What Is a Warehouse Management System?

Every efficiently running warehouse has a good warehouse management system (WMS) that operates behind the scenes. A WMS records and manages almost all of the activity inside a warehouse, including shipping and receiving, the storage of goods, picking, packing and more. In public facilities, the WMS will also usually monitor the ownership of each item by the customer.

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What Does a Warehouse Management System Do?

A comprehensive warehouse management system integrates with a warehouse’s internal and external software systems. Once integrated, the WMS should provide an easy and efficient means of monitoring inventory and performance. With the right WMS, you can assess the operational systems that manage your supply chain, inventory, transportation, barcode scanning, enterprise resource planning and e-commerce platforms. For instance, with a WMS you can see the status of your inventory at any time and location, be it in a facility or in transit.

A good WMS also provides an organization the ability to customize workflow and picking logic. In turn, these ensure inventory allocation is optimized and the warehouse’s design is at its most efficient. The goal of a WMS is to reduce the likelihood of errors while increasing the speed at which orders are filled.

Types of Warehouse Management System

There are three primary types of warehouse management systems: standalone, enterprise resource planning (ERP) modules and cloud based. Below, we break down what each type of WMS involves.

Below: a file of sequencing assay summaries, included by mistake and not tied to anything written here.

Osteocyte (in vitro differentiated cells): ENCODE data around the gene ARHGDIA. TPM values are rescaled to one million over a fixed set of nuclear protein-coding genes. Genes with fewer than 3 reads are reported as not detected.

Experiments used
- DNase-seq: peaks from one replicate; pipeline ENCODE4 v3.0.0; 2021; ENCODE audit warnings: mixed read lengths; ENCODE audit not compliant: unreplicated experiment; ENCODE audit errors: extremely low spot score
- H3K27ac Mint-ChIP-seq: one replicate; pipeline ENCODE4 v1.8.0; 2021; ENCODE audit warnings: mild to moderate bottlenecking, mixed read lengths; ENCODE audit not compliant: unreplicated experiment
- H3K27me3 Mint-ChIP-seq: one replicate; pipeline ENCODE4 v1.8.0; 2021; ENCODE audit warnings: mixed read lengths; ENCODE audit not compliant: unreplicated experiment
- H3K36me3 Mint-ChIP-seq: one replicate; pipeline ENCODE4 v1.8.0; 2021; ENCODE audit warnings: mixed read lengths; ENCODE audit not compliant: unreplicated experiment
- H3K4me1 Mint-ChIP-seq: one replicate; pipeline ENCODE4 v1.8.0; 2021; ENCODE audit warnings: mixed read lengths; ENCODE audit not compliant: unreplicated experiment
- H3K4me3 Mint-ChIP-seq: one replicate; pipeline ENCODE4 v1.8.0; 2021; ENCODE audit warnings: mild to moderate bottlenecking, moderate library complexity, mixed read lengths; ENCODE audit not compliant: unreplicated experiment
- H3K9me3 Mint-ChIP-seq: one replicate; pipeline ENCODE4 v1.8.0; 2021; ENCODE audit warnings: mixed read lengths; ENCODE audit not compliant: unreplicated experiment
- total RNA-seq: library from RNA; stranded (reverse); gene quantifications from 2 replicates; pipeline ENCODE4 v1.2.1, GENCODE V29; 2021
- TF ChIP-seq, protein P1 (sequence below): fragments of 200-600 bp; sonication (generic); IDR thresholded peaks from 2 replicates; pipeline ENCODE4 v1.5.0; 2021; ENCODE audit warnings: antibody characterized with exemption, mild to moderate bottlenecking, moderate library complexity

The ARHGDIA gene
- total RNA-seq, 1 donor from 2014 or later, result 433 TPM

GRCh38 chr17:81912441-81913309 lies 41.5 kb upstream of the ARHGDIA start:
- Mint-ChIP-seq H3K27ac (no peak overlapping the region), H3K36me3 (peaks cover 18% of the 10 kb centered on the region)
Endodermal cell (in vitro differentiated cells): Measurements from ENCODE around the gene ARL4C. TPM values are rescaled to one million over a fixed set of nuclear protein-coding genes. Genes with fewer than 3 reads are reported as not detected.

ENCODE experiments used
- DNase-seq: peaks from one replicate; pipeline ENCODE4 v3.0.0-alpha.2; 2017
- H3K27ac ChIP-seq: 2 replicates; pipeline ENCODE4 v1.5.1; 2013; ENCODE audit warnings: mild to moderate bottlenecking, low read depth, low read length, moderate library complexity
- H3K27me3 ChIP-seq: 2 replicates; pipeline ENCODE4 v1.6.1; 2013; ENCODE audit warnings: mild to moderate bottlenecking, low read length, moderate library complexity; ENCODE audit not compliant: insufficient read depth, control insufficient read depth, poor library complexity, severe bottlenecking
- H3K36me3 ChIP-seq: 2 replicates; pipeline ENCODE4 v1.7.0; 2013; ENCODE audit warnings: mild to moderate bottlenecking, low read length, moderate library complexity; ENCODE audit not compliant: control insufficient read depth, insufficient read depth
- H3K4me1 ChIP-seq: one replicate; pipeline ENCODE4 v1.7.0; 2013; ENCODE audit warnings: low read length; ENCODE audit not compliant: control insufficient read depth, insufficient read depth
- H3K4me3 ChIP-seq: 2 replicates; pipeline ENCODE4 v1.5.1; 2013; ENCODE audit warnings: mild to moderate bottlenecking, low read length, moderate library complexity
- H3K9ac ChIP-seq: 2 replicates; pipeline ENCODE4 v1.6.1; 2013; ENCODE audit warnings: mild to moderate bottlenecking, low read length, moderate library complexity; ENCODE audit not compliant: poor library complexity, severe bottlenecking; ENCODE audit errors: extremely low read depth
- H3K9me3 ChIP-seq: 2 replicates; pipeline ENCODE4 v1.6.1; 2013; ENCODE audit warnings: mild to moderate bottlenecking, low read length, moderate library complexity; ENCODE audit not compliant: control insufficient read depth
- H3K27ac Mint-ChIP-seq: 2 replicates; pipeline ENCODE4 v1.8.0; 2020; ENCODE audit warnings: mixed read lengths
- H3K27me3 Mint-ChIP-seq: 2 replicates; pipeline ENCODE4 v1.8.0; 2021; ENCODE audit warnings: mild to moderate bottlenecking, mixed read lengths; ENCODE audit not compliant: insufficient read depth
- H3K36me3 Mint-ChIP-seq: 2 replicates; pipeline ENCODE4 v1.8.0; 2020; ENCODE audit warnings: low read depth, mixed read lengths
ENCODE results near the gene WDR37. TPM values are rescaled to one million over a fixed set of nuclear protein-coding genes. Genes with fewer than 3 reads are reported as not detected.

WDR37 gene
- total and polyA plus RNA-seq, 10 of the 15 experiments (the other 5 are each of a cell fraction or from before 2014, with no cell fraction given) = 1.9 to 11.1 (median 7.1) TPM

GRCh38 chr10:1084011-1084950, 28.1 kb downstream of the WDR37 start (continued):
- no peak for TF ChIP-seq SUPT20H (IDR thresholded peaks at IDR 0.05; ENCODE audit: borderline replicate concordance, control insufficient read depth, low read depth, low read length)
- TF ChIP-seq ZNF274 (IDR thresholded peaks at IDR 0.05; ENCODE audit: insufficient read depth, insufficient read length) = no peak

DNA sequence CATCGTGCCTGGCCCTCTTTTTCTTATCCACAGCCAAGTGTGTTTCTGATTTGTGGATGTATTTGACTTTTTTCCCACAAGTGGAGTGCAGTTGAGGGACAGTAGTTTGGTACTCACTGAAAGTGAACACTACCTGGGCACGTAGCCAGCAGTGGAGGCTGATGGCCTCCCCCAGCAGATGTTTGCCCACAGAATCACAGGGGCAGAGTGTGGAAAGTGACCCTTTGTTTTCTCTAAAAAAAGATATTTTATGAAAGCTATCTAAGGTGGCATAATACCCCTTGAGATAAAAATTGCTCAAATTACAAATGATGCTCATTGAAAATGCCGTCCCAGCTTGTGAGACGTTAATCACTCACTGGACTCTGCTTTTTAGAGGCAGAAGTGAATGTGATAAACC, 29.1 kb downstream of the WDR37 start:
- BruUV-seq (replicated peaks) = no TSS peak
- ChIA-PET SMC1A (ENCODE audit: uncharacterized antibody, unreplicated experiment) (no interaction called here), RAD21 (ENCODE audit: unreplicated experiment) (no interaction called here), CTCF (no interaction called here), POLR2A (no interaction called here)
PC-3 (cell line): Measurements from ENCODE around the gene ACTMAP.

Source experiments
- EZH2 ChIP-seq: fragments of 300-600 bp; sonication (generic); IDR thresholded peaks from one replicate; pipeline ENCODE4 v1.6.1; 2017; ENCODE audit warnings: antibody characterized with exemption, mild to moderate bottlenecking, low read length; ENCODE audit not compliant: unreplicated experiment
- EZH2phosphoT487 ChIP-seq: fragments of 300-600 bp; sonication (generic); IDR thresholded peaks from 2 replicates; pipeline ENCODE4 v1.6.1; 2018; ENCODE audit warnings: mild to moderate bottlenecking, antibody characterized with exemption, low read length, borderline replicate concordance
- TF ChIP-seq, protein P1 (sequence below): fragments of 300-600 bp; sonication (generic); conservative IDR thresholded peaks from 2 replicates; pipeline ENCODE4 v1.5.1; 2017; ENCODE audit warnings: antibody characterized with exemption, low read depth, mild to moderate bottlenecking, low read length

Standalone: A standalone WMS exists on the premises, where it is deployed on native hardware using the business’ own network. It is also integrated with the rest of the organization’s business management software. This is the most common type of WMS, and they are usually operated by third parties. While standalone systems are the most affordable, they often lack the advanced features available with other types. Further, they can sometimes suffer from duplicate data entry, information delays, customization expenses and interface errors.

ERP modules: ERP modules make up part of an enterprise resource planning system. Operated by an ERP vendor, this type of WMS provides embedded electronic data Interchange, accounting, sales orders, material requirements planning and shipping management in real time. Typically, all of this information is accessed through an easy-to-understand interface.

Cloud Based: Cloud-based warehouse management systems operate via web-based software. Because no physical equipment is maintained onsite, this type of WMS is best in terms of flexibility, scalability, security and disaster recovery. It also offers the benefit of seamless integration and automatic software updates without additional capital expenditures, which ensures the operation is always using the latest technology.